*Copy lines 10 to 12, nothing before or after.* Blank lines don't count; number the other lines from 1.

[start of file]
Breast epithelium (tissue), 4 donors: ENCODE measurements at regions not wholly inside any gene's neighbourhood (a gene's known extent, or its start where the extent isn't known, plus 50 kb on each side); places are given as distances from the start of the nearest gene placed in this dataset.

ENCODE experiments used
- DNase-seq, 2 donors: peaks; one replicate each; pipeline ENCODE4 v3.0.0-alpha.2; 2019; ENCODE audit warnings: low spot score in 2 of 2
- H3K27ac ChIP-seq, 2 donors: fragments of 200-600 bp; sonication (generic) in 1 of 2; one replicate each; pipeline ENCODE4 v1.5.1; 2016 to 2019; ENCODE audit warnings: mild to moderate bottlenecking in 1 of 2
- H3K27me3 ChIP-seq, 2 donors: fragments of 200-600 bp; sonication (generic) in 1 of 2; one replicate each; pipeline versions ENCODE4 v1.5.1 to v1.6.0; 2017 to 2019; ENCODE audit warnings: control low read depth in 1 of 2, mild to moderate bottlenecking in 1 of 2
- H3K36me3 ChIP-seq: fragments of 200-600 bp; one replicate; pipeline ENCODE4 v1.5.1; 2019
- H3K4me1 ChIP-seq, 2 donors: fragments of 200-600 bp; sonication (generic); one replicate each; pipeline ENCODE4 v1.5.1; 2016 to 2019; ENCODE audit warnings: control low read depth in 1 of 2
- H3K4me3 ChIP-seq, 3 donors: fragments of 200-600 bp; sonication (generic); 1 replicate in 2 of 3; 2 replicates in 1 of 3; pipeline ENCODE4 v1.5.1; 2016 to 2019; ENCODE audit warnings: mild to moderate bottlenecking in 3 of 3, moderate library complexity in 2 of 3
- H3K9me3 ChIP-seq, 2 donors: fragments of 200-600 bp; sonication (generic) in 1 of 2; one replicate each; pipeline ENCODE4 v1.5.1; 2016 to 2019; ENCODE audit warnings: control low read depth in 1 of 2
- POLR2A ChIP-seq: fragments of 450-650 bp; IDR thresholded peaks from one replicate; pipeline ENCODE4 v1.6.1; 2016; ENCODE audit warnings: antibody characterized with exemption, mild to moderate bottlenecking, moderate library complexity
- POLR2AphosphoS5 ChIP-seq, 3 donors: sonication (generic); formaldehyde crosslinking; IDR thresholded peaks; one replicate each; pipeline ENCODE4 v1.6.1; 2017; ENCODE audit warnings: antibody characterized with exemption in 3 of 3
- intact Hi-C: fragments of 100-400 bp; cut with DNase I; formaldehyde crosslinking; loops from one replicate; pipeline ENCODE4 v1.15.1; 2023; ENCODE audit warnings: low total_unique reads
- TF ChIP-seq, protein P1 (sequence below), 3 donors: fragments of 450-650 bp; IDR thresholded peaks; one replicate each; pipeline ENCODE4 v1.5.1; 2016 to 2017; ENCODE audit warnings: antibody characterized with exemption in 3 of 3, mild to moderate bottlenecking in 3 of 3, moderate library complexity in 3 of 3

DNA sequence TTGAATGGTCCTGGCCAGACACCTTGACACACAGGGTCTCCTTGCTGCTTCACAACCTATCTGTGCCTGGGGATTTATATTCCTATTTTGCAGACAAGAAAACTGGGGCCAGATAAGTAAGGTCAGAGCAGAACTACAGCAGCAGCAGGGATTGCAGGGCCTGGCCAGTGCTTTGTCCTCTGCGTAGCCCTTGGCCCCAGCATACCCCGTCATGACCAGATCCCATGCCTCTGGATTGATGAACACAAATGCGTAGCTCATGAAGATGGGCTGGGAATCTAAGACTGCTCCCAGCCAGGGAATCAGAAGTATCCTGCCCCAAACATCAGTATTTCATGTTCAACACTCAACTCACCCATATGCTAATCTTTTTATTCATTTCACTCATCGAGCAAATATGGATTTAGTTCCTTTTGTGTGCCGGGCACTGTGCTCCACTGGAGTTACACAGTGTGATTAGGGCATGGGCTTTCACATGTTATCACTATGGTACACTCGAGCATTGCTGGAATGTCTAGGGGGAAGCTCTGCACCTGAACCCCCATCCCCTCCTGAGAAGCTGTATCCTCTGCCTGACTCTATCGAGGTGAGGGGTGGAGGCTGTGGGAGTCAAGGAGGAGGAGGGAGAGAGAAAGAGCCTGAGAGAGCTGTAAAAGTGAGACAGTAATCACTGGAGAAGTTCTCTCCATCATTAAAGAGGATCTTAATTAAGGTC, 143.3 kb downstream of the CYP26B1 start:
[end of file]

- POLR2A ChIP-seq: fragments of 450-650 bp; IDR thresholded peaks from one replicate; pipeline ENCODE4 v1.6.1; 2016; ENCODE audit warnings: antibody characterized with exemption, mild to moderate bottlenecking, moderate library complexity
- POLR2AphosphoS5 ChIP-seq, 3 donors: sonication (generic); formaldehyde crosslinking; IDR thresholded peaks; one replicate each; pipeline ENCODE4 v1.6.1; 2017; ENCODE audit warnings: antibody characterized with exemption in 3 of 3
- intact Hi-C: fragments of 100-400 bp; cut with DNase I; formaldehyde crosslinking; loops from one replicate; pipeline ENCODE4 v1.15.1; 2023; ENCODE audit warnings: low total_unique reads